Why Don’t Americans Believe Inflation Is Coming Down? Because (Most) Prices Aren’t

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To an economist looking at the government CPI report that came out Tuesday, it is clear that inflation is receding. Over the past 12 months, the overall CPI is up 3.2%, far below the peak annual rate of 9.1% seen in the summer of 2022.  The co-called “core” rate, which excludes  volatile food and energy prices, was up 4%, down from a peak annual rate of 6.5%.

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That is all well and good.  But consider this chart, showing the changes in the overall CPI, the core CPI, and two other indexes, one excluding shelter from the core index, and the other also taking out used car and truck prices.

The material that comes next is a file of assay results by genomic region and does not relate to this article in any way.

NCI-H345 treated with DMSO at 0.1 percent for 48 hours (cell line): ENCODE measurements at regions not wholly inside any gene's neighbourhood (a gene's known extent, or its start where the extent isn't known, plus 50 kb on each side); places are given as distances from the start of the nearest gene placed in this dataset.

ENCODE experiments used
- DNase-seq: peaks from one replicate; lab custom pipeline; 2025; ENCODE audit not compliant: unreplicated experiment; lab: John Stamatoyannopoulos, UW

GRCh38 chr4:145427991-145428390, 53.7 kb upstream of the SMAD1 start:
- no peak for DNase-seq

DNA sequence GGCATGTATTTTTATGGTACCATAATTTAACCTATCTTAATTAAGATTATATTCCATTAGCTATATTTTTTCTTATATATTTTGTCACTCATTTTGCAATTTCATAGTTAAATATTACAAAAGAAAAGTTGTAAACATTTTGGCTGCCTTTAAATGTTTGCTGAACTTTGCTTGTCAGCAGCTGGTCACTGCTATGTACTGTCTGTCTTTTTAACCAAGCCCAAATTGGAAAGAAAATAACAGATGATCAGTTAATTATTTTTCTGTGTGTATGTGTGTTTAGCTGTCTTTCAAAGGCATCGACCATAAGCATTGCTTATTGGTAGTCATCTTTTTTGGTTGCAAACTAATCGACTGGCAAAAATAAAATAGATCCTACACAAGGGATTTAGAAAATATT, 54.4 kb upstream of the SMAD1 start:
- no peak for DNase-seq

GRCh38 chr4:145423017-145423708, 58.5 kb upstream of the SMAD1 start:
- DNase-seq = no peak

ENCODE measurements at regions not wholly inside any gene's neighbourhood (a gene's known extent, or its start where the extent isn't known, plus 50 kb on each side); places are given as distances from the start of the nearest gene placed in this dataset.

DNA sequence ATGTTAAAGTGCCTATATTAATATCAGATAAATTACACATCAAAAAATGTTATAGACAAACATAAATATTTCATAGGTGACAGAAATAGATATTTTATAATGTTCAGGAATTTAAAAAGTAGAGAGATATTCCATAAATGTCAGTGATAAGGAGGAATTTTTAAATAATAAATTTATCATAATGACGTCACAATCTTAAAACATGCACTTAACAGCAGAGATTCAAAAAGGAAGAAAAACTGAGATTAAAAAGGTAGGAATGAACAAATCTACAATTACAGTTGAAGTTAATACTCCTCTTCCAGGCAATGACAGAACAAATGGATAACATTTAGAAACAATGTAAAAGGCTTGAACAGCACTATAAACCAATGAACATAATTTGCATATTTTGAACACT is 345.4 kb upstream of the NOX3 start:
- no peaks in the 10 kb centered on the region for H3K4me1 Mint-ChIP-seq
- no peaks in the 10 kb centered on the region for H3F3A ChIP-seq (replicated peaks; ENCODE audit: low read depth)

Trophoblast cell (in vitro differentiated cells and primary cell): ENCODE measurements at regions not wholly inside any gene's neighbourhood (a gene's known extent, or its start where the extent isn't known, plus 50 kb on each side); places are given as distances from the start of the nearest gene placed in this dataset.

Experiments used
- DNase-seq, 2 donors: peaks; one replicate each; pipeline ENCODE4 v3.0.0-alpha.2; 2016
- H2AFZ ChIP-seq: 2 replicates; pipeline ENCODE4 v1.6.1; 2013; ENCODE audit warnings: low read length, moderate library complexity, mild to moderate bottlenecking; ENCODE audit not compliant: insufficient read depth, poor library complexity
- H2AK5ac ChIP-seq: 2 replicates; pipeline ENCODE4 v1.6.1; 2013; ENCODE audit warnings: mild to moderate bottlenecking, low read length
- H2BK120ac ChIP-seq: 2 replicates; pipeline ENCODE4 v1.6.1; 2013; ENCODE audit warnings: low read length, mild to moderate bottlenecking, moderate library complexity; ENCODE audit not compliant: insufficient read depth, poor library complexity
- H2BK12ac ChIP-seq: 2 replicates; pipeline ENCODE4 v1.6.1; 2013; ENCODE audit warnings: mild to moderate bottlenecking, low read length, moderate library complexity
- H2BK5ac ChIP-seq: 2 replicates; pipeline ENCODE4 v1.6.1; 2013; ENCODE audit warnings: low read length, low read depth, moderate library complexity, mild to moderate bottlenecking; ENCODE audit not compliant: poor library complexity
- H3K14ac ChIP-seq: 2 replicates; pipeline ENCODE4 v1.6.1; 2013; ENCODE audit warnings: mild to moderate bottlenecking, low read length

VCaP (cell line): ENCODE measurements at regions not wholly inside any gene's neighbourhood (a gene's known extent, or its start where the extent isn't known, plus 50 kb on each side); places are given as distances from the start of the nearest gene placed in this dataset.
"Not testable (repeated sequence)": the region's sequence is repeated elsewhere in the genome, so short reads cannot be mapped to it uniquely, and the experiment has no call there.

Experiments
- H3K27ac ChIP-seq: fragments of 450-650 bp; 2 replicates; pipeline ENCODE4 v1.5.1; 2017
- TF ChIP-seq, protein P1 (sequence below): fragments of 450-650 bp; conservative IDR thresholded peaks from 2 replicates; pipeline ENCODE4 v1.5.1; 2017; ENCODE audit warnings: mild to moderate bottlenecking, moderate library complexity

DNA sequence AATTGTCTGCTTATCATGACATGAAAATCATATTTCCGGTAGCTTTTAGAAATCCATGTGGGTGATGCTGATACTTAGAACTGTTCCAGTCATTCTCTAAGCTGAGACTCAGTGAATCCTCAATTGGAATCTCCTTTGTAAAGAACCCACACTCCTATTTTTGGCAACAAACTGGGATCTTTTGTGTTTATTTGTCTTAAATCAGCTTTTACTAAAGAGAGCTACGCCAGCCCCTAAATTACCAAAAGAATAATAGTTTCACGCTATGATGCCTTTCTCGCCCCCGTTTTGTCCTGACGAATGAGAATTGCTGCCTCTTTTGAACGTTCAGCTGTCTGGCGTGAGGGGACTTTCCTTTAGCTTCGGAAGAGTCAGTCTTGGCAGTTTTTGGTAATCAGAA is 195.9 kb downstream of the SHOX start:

Cumulative Inflation looks better if we take out the volatile stuff, not only food and energy but also shelter and even used car and truck prices.  But all those indexes are up substantially since the end of 2019 – a few months before the Pandemic hit – and all are at their peaks.

Some indexes are considerably below their Pandemic peaks.  Whether or not that makes you feel good may depend on when you start counting.

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krieger.jhu.edu/financial-economics/2023/11/15/why-dont-americans-believe-inflation-is-coming-down/

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